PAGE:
Chapter 16
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Normal is Boring

Escaping from Houdini, Kerri Maniscalco’s new YA mystery, combines science, magic, and murder

Escaping from Houdini, the third volume in Kerri Maniscalco’s YA murder mystery series, opens on New Year’s Day 1889 aboard the RMS Etruria, a transatlantic ocean liner sailing from Liverpool to New York. The passengers include teenaged forensic scientist Audrey Rose Wadsworth and her partner and love interest, Thomas Cresswell, who have come straight from the site of their latest bloody adventure—Dracula’s castle in Romania.

Photo: Kelli Maniscalco

Audrey Rose describes the pair’s professional collaboration: “[Thomas] and I were well-versed in our macabre roles, having practiced many times in more than one country. It seemed no matter where we went, death followed, and like greedy misers, we stored data away, profiting in a sense, from loss.” This weeklong voyage is no different: before the first evening is out, a young woman is murdered, and Audrey Rose and Thomas must begin a new investigation.

Also aboard ship is a troupe of entertainers called the Moonlight Carnival, engaged by the captain to provide an elaborate nightly show including sleight-of-hand, contortionism, fire-swallowing, knife-throwing, and the death-defying escapes of an as-yet-unknown performer named Harry Houdini. “His dark hair was parted down the middle and when he flashed a smile, dimples greeted the crowd,” Audrey Rose says of Houdini. “There was a presence about him, though, something that felt like a charge in the air before lightning struck.”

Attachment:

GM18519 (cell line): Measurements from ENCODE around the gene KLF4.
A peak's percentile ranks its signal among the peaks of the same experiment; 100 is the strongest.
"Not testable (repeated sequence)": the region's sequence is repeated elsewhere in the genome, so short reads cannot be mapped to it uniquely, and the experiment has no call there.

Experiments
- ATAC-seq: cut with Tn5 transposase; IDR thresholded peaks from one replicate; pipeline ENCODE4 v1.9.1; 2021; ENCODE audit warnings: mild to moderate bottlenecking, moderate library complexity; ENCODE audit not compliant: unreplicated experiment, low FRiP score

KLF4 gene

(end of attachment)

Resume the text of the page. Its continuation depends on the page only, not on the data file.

The Moonlight Carnival is led by a charismatic masked ringleader known only as Mephistopheles. As the murders continue throughout the week—with bodies often discovered during the show and some victims grotesquely posed as tarot card figures—the clues seem to lead back to Mephistopheles.

To get close to him, Audrey Rose must shed the reservations of a proper Victorian lady without falling completely under her suspect’s dangerous spell. Easier said than done for a young woman whose choices are almost completely dictated by her station and her family but who is nevertheless determined to pursue a scandalous profession. When invited by the performers to try the trapeze, Audrey Rose admits its attraction: “In this moment I understood the draw of the carnival—the magnetic pull to run away from restrictions and simply let go. To allow myself complete and utter freedom to soar.”

As the week drags on, the luxuriously appointed Etruria begins to feel like “a floating prison” or “a metal dragon, flying low over the sea.” The sails resemble “the wings of some enormous sea creature hunting fresh meat.” And the covered passageway by night is “more akin to an open mouth, waiting to chomp down on guests.”

Everyone is suspect and no one feels safe. But the more time Audrey Rose spends with Mephistopheles, the more she finds him brilliant, alluring, and a bit of a kindred spirit. He employs scientific methods to produce illusions, while she uses them to reveal the truth. “Crime scenes were filled with their own sort of sleight of hand,” she realizes. “Murderers tried fabricating scenes, manipulating them to cover their true intentions and identity.” Nevertheless, it is her job to solve the mystery and unmask the murderer, even if it means destroying the magic of Mephistopheles and his performers in the process.

Young adult readers of crime novels will thrill to Maniscalco’s labyrinthine plot and the gruesome secrets it reveals. And yet Escaping from Houdini is also a love story, one in which Audrey Rose’s love for the charming and stalwart Thomas is tested by the exhilarating freedom represented by Mephistopheles’s unorthodox lifestyle. As one member of the Moonlight Carnival muses, “Normal is boring. Extraordinary is memorable.” Like-minded readers will find Maniscalco’s latest foray into nineteenth-century forensic investigation anything but boring.

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